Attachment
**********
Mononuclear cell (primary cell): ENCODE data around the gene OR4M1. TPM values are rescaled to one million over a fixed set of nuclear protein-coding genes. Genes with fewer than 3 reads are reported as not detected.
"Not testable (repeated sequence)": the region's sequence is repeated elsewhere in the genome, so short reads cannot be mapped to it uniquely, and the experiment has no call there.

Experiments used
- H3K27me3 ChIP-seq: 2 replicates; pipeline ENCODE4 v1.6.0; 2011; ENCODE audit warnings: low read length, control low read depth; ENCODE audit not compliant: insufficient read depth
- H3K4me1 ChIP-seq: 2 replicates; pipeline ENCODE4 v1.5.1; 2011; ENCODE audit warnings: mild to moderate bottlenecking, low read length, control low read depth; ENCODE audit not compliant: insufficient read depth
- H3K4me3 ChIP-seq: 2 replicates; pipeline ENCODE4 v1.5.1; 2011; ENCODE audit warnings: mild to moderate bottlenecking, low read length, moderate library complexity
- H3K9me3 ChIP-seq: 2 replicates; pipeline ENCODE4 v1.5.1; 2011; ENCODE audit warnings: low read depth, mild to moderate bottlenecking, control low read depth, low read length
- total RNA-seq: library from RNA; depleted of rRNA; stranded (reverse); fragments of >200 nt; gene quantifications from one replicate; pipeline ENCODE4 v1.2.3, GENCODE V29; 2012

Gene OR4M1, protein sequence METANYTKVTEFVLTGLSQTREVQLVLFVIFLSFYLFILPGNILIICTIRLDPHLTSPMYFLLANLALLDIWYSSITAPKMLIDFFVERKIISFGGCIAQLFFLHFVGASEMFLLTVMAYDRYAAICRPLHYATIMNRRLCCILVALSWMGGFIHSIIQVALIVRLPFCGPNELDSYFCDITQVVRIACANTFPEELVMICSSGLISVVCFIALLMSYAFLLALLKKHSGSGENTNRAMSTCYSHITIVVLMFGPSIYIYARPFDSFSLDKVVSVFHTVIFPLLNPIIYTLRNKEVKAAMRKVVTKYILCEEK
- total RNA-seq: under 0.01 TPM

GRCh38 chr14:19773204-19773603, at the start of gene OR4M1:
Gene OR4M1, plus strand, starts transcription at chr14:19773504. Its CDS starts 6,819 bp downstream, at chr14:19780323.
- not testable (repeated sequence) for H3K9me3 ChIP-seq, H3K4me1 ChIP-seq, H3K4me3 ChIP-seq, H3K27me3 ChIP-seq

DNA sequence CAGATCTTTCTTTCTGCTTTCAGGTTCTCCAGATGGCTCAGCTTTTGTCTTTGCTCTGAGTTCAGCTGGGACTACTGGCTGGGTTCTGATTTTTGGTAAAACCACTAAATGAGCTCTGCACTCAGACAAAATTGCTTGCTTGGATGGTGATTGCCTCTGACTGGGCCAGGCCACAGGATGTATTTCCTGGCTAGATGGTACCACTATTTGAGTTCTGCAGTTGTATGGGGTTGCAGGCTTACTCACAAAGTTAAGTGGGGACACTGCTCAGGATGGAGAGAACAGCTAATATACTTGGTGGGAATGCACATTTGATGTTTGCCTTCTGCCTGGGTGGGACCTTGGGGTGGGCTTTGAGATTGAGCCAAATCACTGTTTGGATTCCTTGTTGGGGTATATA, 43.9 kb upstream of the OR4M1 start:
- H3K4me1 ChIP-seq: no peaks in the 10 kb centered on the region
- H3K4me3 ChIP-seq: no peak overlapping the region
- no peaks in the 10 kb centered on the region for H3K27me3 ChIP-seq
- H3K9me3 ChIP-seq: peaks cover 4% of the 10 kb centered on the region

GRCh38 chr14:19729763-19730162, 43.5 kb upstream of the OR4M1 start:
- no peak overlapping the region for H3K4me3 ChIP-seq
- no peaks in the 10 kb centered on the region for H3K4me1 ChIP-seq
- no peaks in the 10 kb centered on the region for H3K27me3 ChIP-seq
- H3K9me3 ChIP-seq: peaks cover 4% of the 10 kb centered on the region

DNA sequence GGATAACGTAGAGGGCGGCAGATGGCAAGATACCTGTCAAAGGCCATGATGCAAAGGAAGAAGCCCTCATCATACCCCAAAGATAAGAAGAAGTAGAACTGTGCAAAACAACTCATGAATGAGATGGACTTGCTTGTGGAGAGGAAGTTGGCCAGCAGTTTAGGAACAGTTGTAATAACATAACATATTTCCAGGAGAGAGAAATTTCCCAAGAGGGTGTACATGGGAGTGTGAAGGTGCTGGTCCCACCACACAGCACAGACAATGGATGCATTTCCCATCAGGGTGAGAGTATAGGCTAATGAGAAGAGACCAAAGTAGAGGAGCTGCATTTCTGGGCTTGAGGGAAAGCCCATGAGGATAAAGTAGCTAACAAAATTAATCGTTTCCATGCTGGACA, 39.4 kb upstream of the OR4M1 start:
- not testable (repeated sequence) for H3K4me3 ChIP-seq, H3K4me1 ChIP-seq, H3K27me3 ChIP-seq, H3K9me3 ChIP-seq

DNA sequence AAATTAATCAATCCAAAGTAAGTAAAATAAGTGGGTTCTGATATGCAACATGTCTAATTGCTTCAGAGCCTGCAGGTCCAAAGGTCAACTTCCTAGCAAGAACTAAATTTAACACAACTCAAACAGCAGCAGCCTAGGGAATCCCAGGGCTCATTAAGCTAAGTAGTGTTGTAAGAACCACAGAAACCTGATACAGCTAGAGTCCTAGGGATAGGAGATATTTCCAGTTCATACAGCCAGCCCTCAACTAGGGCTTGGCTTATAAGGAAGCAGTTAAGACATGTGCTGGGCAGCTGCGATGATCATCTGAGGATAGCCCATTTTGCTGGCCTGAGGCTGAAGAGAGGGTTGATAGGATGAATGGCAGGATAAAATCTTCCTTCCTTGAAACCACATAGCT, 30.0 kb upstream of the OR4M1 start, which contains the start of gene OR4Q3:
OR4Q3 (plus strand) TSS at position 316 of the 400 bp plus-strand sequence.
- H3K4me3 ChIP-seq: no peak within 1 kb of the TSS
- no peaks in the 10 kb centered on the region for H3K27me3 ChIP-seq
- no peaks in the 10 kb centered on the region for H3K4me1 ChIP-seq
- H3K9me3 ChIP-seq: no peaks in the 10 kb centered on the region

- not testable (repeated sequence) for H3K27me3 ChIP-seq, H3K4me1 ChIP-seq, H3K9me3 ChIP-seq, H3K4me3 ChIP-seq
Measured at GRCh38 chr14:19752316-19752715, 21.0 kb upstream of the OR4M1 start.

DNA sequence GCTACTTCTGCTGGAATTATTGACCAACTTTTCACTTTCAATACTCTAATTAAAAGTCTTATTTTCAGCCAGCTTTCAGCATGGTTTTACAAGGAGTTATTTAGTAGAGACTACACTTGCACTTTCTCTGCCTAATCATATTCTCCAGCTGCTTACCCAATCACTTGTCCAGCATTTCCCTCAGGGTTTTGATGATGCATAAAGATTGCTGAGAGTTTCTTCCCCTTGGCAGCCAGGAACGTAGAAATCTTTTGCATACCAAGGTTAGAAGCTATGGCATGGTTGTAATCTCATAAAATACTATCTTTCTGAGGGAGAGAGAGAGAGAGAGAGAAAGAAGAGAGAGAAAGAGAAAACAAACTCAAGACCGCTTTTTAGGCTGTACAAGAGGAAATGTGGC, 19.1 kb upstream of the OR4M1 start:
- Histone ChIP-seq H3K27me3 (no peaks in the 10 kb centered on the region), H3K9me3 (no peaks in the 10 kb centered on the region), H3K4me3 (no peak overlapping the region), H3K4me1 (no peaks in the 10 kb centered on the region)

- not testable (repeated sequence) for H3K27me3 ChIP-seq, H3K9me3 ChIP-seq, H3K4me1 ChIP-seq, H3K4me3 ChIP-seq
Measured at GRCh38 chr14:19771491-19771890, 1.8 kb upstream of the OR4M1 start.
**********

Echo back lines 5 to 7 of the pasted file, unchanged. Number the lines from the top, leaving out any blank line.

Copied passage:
- H3K4me1 ChIP-seq: 2 replicates; pipeline ENCODE4 v1.5.1; 2011; ENCODE audit warnings: mild to moderate bottlenecking, low read length, control low read depth; ENCODE audit not compliant: insufficient read depth
- H3K4me3 ChIP-seq: 2 replicates; pipeline ENCODE4 v1.5.1; 2011; ENCODE audit warnings: mild to moderate bottlenecking, low read length, moderate library complexity
- H3K9me3 ChIP-seq: 2 replicates; pipeline ENCODE4 v1.5.1; 2011; ENCODE audit warnings: low read depth, mild to moderate bottlenecking, control low read depth, low read length